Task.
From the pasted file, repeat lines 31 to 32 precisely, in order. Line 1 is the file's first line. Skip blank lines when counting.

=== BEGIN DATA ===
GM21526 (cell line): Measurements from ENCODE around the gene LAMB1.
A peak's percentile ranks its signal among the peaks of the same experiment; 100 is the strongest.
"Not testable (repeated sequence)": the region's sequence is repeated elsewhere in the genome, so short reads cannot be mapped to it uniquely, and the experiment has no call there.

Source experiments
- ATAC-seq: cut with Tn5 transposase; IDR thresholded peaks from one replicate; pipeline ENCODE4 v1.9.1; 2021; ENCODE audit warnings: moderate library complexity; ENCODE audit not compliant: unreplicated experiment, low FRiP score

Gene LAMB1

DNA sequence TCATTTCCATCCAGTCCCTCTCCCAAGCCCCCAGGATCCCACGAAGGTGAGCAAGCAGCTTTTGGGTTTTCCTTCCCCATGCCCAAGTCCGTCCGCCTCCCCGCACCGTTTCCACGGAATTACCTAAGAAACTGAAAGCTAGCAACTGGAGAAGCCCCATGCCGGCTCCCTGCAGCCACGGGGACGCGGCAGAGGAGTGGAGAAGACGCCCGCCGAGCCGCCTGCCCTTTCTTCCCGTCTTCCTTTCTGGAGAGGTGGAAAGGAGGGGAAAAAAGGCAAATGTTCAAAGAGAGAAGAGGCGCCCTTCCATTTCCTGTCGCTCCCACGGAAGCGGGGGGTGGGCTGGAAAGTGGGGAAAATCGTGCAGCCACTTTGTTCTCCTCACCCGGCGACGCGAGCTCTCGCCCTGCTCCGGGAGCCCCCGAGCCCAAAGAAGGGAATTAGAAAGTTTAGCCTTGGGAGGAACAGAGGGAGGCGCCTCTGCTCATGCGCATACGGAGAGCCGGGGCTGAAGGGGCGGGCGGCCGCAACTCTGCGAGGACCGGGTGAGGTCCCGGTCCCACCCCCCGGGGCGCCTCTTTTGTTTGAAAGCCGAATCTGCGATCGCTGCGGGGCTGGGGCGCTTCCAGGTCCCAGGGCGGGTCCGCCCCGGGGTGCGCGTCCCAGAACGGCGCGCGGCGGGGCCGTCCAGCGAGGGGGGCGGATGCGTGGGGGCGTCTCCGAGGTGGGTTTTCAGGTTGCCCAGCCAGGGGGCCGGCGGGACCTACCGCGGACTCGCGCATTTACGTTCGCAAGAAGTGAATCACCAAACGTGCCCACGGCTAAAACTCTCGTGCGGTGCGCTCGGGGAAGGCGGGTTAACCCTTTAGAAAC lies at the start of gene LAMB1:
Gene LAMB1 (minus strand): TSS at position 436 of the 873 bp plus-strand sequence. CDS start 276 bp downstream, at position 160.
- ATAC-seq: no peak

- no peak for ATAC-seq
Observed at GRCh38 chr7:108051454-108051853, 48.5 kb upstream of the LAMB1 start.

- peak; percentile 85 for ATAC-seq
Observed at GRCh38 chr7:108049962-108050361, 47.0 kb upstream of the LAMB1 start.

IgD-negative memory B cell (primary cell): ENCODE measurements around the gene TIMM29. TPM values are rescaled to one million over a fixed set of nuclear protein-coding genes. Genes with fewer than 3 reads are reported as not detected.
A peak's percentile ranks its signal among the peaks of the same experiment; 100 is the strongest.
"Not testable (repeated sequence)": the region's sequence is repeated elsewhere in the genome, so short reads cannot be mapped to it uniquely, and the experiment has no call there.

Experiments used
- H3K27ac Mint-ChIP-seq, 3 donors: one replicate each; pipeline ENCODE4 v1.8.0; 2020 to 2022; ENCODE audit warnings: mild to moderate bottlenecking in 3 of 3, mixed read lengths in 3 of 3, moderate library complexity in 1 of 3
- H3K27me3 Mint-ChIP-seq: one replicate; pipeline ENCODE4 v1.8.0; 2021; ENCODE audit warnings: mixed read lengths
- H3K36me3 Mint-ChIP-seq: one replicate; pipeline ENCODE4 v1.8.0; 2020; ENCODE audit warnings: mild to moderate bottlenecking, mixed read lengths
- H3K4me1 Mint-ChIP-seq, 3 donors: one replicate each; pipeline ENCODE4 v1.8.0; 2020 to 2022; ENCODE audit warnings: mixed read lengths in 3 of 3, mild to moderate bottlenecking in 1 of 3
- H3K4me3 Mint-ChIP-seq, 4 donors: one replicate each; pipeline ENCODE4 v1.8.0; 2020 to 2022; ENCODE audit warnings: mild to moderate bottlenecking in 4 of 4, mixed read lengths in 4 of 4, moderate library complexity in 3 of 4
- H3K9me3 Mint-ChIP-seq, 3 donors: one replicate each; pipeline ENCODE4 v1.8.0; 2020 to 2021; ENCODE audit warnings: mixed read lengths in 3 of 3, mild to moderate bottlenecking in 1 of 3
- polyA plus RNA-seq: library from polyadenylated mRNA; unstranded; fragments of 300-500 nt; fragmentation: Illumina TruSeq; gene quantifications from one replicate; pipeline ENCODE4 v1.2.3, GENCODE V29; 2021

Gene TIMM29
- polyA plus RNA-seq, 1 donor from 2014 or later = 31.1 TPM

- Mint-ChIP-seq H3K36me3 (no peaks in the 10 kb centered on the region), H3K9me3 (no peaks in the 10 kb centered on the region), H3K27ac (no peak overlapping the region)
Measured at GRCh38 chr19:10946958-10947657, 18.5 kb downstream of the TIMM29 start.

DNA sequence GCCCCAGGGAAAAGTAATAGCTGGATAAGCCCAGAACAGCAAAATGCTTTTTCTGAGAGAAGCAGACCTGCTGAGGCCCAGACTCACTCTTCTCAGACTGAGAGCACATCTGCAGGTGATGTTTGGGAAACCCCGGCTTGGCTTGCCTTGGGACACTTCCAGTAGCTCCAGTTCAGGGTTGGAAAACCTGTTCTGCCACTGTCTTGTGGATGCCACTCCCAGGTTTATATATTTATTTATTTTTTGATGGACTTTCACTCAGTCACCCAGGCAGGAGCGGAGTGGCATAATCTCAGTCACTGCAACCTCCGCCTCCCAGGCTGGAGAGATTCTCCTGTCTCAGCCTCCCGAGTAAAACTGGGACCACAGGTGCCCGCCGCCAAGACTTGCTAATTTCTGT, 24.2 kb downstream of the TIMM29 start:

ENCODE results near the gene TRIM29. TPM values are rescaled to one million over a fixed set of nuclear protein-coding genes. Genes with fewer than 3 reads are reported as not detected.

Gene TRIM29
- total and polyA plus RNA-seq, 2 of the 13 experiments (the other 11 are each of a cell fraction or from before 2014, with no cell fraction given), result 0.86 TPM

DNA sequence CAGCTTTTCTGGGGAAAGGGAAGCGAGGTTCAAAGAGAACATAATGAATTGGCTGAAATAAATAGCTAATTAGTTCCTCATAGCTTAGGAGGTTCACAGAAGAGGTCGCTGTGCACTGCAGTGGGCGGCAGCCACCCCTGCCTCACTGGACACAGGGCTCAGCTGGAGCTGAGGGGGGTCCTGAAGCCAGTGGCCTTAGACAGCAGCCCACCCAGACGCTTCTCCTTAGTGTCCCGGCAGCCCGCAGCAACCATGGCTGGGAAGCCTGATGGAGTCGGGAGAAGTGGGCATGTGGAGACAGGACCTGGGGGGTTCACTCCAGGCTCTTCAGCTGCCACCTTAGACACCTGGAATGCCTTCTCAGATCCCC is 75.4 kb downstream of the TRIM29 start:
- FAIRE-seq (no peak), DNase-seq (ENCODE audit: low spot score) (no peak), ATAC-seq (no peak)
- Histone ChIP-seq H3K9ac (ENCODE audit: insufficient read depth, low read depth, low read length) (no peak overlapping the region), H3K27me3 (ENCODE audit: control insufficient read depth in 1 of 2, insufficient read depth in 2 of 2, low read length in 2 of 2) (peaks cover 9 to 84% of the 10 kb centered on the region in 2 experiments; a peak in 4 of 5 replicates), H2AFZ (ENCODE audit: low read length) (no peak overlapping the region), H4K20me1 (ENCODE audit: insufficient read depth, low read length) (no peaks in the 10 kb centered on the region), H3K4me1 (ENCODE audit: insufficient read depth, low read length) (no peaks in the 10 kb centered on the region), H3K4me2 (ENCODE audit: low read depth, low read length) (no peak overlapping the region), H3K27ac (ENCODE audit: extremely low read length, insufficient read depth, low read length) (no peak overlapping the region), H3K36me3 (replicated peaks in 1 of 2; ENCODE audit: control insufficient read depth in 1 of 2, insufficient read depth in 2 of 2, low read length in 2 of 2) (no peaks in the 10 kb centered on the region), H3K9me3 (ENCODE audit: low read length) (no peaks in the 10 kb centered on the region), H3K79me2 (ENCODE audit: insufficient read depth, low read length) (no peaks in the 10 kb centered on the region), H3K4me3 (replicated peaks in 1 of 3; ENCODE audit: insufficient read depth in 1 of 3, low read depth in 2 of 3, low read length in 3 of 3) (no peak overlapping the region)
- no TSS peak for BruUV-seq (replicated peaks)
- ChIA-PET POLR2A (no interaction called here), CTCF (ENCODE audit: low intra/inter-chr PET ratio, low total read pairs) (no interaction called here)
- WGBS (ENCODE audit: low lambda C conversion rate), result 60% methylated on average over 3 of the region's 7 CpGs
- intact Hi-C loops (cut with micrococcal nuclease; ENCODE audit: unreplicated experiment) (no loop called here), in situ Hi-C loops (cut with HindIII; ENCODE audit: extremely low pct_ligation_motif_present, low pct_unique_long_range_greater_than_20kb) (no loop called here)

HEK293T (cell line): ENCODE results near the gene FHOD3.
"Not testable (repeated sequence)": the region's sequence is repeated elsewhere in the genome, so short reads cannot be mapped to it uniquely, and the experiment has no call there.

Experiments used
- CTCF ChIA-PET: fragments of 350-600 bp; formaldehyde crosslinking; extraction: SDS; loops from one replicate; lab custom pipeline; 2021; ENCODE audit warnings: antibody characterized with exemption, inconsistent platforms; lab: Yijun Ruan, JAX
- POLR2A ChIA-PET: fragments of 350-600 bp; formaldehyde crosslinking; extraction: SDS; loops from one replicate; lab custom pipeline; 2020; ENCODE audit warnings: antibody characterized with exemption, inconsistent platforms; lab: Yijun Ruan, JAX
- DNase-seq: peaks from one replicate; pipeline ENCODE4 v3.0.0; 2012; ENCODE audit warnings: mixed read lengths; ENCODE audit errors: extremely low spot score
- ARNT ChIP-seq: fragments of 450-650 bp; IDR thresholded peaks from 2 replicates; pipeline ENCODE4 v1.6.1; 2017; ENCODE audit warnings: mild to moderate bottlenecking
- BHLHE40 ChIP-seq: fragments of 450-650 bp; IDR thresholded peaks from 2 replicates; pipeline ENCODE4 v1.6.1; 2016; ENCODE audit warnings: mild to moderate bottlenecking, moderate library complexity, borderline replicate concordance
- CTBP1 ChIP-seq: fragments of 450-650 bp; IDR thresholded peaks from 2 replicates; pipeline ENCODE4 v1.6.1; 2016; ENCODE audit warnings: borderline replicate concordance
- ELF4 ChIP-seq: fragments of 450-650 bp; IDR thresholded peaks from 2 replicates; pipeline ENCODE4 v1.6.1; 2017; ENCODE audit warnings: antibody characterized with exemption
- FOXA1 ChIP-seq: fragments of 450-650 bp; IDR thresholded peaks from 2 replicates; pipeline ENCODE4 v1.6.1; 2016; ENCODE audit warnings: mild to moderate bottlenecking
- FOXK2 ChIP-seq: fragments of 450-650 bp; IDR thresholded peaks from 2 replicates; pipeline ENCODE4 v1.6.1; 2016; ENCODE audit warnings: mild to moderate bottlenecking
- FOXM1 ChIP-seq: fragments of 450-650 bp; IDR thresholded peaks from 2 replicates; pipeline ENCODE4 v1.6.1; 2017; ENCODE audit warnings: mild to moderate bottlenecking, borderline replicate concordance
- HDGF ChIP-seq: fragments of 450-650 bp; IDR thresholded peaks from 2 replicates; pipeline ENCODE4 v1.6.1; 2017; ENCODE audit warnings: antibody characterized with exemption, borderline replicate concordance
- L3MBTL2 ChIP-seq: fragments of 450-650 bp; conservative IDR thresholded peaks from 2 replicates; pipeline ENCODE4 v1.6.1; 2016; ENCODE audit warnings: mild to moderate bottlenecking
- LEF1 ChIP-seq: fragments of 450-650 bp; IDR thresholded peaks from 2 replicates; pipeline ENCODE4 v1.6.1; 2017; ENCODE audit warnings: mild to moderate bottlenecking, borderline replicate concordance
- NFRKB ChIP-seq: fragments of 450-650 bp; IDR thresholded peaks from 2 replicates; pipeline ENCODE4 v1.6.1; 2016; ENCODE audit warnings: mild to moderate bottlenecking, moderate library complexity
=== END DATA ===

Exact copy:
Gene TRIM29
- total and polyA plus RNA-seq, 2 of the 13 experiments (the other 11 are each of a cell fraction or from before 2014, with no cell fraction given), result 0.86 TPM